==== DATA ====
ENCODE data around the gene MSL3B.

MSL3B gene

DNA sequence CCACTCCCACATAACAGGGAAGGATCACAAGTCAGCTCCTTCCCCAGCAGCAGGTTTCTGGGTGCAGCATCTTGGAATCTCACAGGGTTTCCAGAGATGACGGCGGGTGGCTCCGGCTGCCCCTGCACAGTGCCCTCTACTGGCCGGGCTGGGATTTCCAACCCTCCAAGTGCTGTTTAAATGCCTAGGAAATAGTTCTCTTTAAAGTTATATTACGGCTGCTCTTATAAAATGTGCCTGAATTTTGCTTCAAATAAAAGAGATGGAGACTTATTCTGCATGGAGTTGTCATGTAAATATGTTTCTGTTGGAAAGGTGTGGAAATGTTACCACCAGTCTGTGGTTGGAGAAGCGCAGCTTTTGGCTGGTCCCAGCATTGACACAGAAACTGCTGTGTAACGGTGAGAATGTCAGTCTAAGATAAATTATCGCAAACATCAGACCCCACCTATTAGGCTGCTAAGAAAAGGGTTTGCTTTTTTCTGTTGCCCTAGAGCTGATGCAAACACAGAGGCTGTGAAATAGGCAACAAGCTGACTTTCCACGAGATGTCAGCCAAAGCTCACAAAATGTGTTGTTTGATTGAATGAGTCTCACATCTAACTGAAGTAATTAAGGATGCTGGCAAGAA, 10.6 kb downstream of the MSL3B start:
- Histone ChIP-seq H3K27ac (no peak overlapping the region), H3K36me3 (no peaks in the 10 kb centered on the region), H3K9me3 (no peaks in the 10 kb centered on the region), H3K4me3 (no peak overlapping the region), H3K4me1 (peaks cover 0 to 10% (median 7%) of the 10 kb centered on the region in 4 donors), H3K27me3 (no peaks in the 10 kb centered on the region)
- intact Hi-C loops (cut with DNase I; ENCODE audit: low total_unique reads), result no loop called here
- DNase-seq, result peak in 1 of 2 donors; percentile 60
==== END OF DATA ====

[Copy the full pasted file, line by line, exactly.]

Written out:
ENCODE data around the gene MSL3B.

MSL3B gene

DNA sequence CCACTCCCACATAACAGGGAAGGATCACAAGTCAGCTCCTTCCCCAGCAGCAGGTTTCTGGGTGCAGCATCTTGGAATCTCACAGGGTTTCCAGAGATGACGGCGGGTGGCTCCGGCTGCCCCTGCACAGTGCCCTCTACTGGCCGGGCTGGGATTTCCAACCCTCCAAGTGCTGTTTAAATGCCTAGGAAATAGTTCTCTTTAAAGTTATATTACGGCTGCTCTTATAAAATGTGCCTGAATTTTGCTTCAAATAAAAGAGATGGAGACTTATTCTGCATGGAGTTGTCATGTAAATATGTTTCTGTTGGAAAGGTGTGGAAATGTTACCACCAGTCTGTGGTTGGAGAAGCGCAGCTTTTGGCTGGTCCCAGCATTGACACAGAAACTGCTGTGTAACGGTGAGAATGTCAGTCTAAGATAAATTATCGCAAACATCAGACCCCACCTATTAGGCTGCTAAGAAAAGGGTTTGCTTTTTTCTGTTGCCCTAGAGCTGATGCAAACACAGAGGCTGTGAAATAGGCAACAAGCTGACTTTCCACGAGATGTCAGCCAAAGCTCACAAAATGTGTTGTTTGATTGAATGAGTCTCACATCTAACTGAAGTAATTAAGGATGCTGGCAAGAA, 10.6 kb downstream of the MSL3B start:
- Histone ChIP-seq H3K27ac (no peak overlapping the region), H3K36me3 (no peaks in the 10 kb centered on the region), H3K9me3 (no peaks in the 10 kb centered on the region), H3K4me3 (no peak overlapping the region), H3K4me1 (peaks cover 0 to 10% (median 7%) of the 10 kb centered on the region in 4 donors), H3K27me3 (no peaks in the 10 kb centered on the region)
- intact Hi-C loops (cut with DNase I; ENCODE audit: low total_unique reads), result no loop called here
- DNase-seq, result peak in 1 of 2 donors; percentile 60